August 19, 2013 report
Researchers find Europe's forests moving toward carbon sink saturation point
(Phys.org) —A team composed of researchers from several European countries has found that, due to aging forests and deforestation, Europe's forests appear headed for a carbon sink saturation point much earlier than anticipated. In their paper published in Nature Climate Change, the team describes that the amount of carbon dioxide being absorbed by forests on the European continent has been slowing since 2005.
The amount of carbon dioxide in the atmosphere can be reduced in two ways. The first and most obvious is for people to stop pumping so much of it into the air. The second is to take more out (i.e., create carbon sinks), which for now at least, means planting more trees. As many of us may recall from grade school, trees pull carbon dioxide out of the air and store it in new growth—in return, oxygen is released into the atmosphere. Absorbed carbon remains in the wood until it either rots or is burned. For that reason, those concerned with reducing the amount of carbon in the atmosphere and the associated rise in global temperatures promote the idea of planting more trees, while reducing deforestation.
Europe is unique in that it's one of the few places on the planet that has more trees now than it did a century ago. Replanting was initiated as part of rebuilding the continent after the ravages of two World Wars—particularly in France and Germany. Unfortunately, trees don't live forever—those trees planted after the wars have grown so old that their ability to absorb carbon is slowing. The research team estimates these trees will reach a saturation point by 2030. The researchers also found that some parts of the continent have seen some deforestation as trees are cut to make room from expanding towns and cities. Cutting down trees and using the wood from them isn't a problem of course, it's when they are cut and not replaced that the problem occurs. For that reason, the research team suggests that old wood forests become part of harvesting programs to replace older trees with newer growth.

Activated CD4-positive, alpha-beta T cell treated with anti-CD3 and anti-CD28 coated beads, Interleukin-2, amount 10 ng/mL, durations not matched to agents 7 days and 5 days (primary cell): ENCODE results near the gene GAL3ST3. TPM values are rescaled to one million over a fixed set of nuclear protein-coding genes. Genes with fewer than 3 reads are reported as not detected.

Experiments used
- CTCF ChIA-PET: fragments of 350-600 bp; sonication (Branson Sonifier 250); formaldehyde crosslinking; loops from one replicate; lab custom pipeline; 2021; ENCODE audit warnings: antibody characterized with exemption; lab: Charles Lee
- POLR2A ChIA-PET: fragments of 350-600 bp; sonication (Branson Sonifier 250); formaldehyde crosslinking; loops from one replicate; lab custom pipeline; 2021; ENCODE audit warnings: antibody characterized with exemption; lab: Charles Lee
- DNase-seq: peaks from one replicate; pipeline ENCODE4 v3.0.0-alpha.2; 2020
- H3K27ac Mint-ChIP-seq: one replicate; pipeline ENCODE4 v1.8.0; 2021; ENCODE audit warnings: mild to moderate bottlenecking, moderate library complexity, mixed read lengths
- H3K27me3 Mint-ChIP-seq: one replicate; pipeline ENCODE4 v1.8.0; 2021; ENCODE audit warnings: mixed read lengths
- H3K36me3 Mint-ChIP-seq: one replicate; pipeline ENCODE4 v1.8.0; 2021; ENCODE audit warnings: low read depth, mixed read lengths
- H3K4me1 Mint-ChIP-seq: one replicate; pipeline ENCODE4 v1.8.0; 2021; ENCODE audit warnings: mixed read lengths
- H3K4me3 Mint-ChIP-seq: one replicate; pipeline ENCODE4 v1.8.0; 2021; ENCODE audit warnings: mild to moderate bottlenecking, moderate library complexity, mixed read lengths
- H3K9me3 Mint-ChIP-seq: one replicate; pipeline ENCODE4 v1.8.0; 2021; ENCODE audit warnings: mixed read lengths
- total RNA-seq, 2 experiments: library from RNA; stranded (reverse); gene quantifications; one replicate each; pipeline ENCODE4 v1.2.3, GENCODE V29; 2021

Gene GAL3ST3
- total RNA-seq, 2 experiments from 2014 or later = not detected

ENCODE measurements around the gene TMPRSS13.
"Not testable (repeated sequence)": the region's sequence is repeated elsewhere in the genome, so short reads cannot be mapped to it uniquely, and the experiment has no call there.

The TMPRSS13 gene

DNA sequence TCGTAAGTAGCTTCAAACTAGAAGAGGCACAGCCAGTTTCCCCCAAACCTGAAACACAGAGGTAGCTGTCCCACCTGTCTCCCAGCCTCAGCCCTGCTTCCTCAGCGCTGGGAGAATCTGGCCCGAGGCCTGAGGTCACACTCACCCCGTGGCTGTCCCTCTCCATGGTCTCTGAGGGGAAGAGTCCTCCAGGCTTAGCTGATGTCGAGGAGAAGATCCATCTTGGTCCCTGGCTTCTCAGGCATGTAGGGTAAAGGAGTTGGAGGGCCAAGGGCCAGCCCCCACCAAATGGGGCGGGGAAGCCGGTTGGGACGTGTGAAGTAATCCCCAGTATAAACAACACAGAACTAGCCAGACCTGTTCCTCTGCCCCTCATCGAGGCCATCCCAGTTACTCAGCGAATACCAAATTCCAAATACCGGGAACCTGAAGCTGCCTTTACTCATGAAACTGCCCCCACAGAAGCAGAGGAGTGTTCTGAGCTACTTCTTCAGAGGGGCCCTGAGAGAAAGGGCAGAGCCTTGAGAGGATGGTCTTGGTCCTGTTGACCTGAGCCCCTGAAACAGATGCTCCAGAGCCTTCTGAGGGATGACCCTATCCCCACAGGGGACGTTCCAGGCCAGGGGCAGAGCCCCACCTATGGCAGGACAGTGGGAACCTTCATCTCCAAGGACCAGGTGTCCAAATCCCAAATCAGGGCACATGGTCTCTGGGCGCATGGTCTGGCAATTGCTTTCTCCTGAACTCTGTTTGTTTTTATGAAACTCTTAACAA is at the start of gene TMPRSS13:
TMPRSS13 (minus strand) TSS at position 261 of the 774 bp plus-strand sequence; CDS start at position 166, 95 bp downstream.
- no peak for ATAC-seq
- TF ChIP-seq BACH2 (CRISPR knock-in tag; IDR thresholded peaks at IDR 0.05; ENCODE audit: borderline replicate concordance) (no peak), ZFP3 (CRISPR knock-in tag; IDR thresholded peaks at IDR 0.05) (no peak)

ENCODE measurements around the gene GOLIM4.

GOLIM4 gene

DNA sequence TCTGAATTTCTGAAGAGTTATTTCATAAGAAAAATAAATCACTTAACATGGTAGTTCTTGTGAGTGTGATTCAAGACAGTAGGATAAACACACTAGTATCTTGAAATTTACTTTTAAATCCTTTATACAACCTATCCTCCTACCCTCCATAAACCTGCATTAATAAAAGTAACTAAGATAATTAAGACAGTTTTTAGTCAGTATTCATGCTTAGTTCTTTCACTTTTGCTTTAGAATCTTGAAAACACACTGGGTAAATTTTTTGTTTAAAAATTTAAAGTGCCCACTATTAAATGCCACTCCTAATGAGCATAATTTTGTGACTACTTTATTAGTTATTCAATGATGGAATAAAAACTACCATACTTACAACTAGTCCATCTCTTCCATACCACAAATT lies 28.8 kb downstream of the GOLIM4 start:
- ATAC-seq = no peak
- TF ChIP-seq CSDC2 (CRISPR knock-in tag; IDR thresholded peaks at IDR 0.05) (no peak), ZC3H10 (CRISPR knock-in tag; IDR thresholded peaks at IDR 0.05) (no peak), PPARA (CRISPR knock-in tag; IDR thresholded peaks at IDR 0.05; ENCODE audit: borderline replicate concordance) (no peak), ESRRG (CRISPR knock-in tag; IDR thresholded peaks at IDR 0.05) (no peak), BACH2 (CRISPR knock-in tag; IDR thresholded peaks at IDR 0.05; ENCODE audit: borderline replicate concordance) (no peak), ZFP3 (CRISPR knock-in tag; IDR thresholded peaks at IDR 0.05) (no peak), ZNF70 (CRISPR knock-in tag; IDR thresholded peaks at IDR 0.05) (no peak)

The researchers also note that older forests are more at risk—fires, disease and insects all contribute to killing trees, allowing the carbon they hold to be released into the atmosphere. Cutting the trees and using the wood before they are killed, and then replacing them, the team notes, would make far more sense.
European forests are seen as a clear example of vegetation rebound in the Northern Hemisphere; recovering in area and growing stock since the 1950s, after centuries of stock decline and deforestation. These regrowing forests have shown to be a persistent carbon sink, projected to continue for decades, however, there are early signs of saturation. Forest policies and management strategies need revision if we want to sustain the sink.
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